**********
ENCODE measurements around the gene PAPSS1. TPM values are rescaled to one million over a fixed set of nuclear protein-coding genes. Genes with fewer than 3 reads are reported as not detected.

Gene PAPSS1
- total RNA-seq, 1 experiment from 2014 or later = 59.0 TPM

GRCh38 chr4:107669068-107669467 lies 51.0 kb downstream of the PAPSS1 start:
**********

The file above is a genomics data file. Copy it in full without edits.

ENCODE measurements around the gene PAPSS1. TPM values are rescaled to one million over a fixed set of nuclear protein-coding genes. Genes with fewer than 3 reads are reported as not detected.

Gene PAPSS1
- total RNA-seq, 1 experiment from 2014 or later = 59.0 TPM

GRCh38 chr4:107669068-107669467 lies 51.0 kb downstream of the PAPSS1 start: